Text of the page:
Zoonotic diseases: progress has stalled

There were only minor fluctuations in reported cases of three main zoonotic diseases in the EU last year compared to 2016. The number of reported cases of salmonellosis and campylobacteriosis has remained stable over the past five years, although listeriosis continues to rise.

After several years of decline, salmonellosis cases in the EU have flattened out. In 2017 the number fell slightly from 94,425 to 91,662 but the downward trend that began in 2008 has stalled in recent years. These are the main findings of the annual report on trends and sources of zoonoses published today by the European Food Safety Authority (EFSA) and the European centre for Disease Prevention and Control (ECDC).

After years of significant progress in reducing the burden of foodborne illnesses in the EU, especially Salmonella, the situation has now stalled. Increased efforts are needed to push the figures further down” said EFSA’s chief scientist Marta Hugas

S. Enteritidis is the most commonly reported type of Salmonella in humans, causing one in seven foodborne outbreaks. In the period 2013-2017, the trend of confirmed cases of S. Enteritidis in humans was stable and seemed to mirror an analogous trend in laying hens.

The 5,079 foodborne and waterborne outbreaks reported in 2017 represent a 6.8% decrease compared with 2016. Salmonella bacteria were the most common cause of foodborne outbreaks, particularly in meat products and eggs, which caused the highest number of outbreak cases.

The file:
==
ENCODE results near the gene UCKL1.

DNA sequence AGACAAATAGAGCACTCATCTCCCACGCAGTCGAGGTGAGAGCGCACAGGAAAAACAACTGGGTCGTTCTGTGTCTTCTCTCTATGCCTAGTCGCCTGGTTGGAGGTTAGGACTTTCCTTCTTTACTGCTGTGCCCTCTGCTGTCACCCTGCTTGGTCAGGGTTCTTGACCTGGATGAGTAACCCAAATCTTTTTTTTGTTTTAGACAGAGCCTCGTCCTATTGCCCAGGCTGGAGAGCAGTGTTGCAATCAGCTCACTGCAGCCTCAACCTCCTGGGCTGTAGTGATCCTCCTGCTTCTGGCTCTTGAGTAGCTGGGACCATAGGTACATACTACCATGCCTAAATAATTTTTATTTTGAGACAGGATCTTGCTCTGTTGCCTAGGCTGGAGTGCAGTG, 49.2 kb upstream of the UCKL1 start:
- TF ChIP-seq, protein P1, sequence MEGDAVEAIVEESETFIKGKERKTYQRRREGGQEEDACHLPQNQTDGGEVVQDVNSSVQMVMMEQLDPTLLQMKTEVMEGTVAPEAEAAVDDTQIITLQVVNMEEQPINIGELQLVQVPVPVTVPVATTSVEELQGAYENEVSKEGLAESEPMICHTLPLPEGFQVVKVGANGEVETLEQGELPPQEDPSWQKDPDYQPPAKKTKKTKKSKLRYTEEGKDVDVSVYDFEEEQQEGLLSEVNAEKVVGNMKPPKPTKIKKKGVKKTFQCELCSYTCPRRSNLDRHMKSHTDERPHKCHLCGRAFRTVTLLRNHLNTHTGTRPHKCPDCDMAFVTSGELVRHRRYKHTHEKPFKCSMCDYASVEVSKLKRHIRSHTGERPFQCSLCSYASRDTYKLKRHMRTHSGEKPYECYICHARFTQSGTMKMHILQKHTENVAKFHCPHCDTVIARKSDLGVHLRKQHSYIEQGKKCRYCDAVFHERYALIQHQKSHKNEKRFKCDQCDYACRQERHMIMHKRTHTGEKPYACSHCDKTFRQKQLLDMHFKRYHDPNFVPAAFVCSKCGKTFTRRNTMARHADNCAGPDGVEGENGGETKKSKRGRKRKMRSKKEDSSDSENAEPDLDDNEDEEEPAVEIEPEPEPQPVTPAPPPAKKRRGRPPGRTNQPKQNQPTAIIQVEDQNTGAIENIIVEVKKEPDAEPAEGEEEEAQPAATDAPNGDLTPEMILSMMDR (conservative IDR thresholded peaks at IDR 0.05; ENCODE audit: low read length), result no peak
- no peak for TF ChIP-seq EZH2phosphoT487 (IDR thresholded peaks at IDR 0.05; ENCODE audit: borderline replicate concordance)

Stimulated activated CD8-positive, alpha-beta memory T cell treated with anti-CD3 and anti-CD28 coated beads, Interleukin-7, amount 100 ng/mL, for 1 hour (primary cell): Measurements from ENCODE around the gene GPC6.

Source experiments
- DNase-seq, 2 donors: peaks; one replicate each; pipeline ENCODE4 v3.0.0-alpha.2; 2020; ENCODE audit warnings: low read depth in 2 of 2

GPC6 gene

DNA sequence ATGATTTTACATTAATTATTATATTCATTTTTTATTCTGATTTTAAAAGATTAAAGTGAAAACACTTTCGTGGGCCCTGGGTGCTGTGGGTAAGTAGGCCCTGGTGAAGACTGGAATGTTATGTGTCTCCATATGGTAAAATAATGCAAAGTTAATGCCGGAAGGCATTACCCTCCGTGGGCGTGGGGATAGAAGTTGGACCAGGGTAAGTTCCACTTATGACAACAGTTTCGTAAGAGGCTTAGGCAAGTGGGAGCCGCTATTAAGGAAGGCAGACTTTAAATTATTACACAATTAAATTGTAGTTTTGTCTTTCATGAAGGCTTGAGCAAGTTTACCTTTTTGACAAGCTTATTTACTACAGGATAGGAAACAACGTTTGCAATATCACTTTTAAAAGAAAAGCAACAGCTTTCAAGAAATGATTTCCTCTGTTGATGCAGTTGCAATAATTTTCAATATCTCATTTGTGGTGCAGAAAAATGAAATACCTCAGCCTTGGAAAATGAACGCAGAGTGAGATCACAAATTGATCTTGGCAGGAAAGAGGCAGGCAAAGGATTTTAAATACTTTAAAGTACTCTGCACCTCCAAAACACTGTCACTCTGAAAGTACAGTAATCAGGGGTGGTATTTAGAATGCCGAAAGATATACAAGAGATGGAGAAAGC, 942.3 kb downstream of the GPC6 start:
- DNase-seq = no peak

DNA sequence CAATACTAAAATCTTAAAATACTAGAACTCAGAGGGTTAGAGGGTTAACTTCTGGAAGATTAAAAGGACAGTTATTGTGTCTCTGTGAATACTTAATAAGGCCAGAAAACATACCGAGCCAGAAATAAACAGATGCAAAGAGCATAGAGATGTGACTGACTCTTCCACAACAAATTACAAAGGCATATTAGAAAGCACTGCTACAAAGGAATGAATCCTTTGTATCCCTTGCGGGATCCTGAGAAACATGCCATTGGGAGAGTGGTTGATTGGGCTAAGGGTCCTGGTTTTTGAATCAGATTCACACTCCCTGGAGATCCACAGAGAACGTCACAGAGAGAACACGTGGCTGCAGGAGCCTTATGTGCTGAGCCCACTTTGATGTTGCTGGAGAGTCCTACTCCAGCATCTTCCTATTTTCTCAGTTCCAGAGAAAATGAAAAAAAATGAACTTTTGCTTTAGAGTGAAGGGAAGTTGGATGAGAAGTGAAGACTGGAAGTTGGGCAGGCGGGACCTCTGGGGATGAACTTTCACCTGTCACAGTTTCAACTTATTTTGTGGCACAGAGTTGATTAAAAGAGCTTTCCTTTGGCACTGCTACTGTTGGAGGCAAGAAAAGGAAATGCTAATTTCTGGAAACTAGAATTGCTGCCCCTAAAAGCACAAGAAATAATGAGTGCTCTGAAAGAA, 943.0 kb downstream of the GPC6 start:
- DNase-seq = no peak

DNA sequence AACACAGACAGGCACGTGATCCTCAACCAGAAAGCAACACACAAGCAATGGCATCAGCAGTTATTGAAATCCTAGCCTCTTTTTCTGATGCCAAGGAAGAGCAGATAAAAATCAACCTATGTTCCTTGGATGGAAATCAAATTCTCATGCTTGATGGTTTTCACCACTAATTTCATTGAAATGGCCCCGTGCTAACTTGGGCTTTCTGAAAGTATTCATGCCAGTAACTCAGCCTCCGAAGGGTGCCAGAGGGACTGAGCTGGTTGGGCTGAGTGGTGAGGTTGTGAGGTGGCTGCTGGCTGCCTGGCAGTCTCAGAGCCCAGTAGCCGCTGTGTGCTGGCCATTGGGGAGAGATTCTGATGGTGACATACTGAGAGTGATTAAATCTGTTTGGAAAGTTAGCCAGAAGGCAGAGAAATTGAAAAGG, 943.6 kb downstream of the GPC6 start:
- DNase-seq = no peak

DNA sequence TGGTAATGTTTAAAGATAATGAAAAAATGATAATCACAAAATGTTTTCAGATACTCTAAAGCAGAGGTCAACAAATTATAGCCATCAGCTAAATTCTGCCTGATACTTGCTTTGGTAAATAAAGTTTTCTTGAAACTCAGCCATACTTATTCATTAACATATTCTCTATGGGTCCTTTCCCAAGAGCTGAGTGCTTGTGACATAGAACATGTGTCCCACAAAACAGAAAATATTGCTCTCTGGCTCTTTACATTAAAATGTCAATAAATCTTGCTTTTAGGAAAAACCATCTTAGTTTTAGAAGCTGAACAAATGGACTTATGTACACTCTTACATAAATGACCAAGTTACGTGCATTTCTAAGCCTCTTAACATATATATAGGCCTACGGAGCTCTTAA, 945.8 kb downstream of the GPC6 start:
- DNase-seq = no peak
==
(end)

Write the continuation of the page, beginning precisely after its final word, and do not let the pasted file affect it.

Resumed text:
“The fall in the number of outbreaks is to be welcomed, but we still saw an average of 100 food- and waterborne outbreaks per week in 2017, some of which affected several countries”, said Mike Catchpole, ECDC Chief Scientist. “These infections are a substantial cause of human illness in the EU. The rising trend of listeriosis, which continues to cause deaths in vulnerable groups, needs to be reversed.”

Campylobacter and Listeria

Cases of campylobacteriosis decreased slightly in 2017 compared to 2016 (246,158 vs 246,917), but it is still the most commonly reported zoonotic disease in the EU. The highest occurrence was detected in chicken meat (37.4%) and turkey meat (31.5%).

Cases of listeriosis decreased slightly in 2017: 2,480 infections were reported, against 2,509 in 2016. However, the trend has been upward over the past five years. The group most affected by the disease in 2017 were the elderly, particularly those over 84. In this age group, listeriosis fatality rate was 24%; overall in the EU, the infection was fatal to one in every 10 patients. The highest levels of L. monocytogenes were detected in fish and fishery products (6%), followed by ready-to-eat salads (4.2%).

The report further summarises trends and sources for tuberculosis due to Mycobacterium bovis, Brucella, STEC, Yersinia, Trichinella, Echinococcus, congenital Toxoplasma, rabies, Coxiella burnetii (Q fever), West Nile virus and tularaemia.

The report is based on 2017 data collected from all the 28 European Union Member States. Nine other European countries reported on some of the zoonotic agents (Norway, Iceland, Switzerland and Liechtenstein, Albania, Bosnia and Herzegovina, Serbia, Montenegro, the Former Yugoslav Republic of Macedonia).

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